The U.S. Agency for International Development is implementing rigorously its new anti-abortion guidelines on population assistance, setting something of a bureaucratic record for counterproductive activity. Impoverished foreign governments and agencies are being bullied for doing what is entirely legal and acceptable within the United States.
The latest to fall victim of the AID effort is the United Nations Fund for Population Activities. Press reports, otherwise not identified, have led AID Administrator M. Peter McPherson to suspect that some of the U.N. fund's money may be finding its way into programs in China that may "support or reinforce" coercive population activities. An investigation has been ordered. McPherson is now weighing the possibility of dispatching a mission to China to do his own audit. If his suspicions turn out to be grounded in fact, the United States may cancel its entire $46-million contribution to the population fund. That would be in defiance of the congressional appropriations that earmarked the money for the fund without the conditions that are now being imposed.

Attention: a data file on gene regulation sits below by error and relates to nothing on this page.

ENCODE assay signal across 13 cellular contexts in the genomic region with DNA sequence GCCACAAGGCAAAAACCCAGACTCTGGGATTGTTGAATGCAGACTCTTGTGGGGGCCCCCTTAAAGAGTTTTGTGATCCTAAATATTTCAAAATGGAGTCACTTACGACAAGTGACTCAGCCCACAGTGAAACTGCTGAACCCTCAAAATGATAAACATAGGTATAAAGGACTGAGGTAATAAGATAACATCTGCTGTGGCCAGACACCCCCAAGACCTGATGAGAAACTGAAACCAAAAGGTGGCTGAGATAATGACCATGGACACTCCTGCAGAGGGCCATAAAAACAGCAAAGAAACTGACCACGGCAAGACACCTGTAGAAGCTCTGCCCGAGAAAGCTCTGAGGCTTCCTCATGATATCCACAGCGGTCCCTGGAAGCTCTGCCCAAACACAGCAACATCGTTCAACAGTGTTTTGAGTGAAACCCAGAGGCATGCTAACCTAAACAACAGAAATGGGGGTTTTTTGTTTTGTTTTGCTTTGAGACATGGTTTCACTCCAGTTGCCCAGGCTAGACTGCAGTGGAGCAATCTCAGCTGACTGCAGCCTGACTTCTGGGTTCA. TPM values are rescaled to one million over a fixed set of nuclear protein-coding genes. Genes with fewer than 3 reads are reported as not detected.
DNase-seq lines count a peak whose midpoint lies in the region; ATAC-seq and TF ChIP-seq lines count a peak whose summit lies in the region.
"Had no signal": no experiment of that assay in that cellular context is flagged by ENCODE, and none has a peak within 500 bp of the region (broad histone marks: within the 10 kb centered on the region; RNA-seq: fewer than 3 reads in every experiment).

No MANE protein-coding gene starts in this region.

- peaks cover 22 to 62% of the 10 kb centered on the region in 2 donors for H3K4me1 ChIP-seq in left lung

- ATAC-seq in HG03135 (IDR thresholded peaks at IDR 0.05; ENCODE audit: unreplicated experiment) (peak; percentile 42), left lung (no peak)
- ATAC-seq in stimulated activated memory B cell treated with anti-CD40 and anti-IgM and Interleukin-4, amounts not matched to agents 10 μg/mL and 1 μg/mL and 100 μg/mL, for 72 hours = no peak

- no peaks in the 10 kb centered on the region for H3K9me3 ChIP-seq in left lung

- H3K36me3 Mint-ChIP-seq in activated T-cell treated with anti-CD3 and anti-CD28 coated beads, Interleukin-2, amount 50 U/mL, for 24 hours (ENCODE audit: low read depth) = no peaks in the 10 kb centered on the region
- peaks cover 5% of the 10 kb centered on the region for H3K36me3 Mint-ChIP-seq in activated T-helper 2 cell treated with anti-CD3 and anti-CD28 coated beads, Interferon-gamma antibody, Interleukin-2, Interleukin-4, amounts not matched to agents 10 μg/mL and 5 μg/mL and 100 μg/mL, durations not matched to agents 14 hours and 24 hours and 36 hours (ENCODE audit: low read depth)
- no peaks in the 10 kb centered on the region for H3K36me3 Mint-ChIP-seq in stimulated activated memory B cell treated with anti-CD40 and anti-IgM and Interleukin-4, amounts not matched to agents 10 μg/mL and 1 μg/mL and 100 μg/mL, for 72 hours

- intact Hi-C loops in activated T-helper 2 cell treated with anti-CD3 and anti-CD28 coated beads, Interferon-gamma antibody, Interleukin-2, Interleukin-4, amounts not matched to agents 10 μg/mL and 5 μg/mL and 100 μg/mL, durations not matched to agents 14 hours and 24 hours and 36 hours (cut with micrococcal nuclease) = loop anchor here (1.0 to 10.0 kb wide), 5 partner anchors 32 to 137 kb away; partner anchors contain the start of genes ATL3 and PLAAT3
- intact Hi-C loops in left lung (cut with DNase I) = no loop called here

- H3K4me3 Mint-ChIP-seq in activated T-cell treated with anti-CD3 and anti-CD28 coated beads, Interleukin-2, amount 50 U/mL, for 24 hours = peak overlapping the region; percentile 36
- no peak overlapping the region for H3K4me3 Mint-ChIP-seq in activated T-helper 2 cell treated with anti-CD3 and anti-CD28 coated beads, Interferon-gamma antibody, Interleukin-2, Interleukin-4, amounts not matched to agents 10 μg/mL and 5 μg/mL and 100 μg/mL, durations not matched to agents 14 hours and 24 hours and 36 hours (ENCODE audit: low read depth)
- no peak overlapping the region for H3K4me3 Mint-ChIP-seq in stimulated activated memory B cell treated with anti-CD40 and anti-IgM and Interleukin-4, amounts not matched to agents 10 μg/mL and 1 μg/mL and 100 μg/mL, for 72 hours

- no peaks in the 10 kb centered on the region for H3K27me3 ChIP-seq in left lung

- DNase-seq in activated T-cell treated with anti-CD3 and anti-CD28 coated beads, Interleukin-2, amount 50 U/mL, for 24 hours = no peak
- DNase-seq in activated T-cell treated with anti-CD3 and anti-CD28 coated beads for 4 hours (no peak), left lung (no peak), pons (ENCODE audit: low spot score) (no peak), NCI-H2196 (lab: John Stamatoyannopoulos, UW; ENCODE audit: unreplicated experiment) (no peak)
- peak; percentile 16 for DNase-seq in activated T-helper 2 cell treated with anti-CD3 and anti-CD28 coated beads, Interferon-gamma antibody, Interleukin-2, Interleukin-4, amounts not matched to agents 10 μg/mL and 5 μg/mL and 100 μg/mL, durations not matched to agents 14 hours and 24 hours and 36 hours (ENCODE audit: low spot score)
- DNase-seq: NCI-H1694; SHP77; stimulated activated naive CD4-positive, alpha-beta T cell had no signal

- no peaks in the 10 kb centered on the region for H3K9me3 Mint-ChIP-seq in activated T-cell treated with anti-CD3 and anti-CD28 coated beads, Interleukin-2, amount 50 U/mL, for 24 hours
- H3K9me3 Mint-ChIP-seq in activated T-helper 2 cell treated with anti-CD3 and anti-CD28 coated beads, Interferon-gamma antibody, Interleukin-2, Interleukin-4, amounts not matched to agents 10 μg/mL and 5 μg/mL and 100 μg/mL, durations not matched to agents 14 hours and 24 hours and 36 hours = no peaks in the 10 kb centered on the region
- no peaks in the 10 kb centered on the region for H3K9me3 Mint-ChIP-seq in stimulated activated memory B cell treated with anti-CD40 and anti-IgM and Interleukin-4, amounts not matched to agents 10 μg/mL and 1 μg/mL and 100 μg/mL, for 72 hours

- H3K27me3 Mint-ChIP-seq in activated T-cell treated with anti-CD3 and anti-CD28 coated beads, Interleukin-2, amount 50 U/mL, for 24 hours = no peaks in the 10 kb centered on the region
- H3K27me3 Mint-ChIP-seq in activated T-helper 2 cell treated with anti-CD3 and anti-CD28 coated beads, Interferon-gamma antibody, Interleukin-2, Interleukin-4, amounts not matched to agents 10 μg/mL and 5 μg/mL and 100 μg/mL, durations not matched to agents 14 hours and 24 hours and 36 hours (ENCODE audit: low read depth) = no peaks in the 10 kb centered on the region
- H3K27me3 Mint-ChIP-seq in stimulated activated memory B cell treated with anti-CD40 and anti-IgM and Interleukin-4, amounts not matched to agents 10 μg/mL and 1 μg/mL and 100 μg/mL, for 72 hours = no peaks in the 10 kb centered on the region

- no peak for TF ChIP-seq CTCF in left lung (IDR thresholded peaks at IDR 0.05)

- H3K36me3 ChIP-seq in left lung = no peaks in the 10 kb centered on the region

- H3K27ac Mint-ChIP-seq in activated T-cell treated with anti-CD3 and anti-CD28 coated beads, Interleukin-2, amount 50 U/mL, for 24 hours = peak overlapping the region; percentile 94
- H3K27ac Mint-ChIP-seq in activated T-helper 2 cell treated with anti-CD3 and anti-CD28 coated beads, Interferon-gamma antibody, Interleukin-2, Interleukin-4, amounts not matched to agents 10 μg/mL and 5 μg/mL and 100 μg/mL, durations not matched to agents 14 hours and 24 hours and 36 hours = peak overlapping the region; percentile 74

Once again money for an entire organization is in jeopardy because a related organization is suspected of abortion-related activities that neither involve U.S. funds nor violate American law. Application of the rule already has denied the International Planned Parenthood Federation about $11.5 million in cash and $2.5 million in contraceptives this year. Some of that money may now be fed to the same recipients as originally intended, including planned-parenthood affiliates in Africa, but it will be done through other private organizations rather than through planned parenthood. That possibility dramatizes the absurdity of such clumsy rule-making, because no other organization can bring the expertise, efficiency and effectiveness of planned parenthood to that particular work.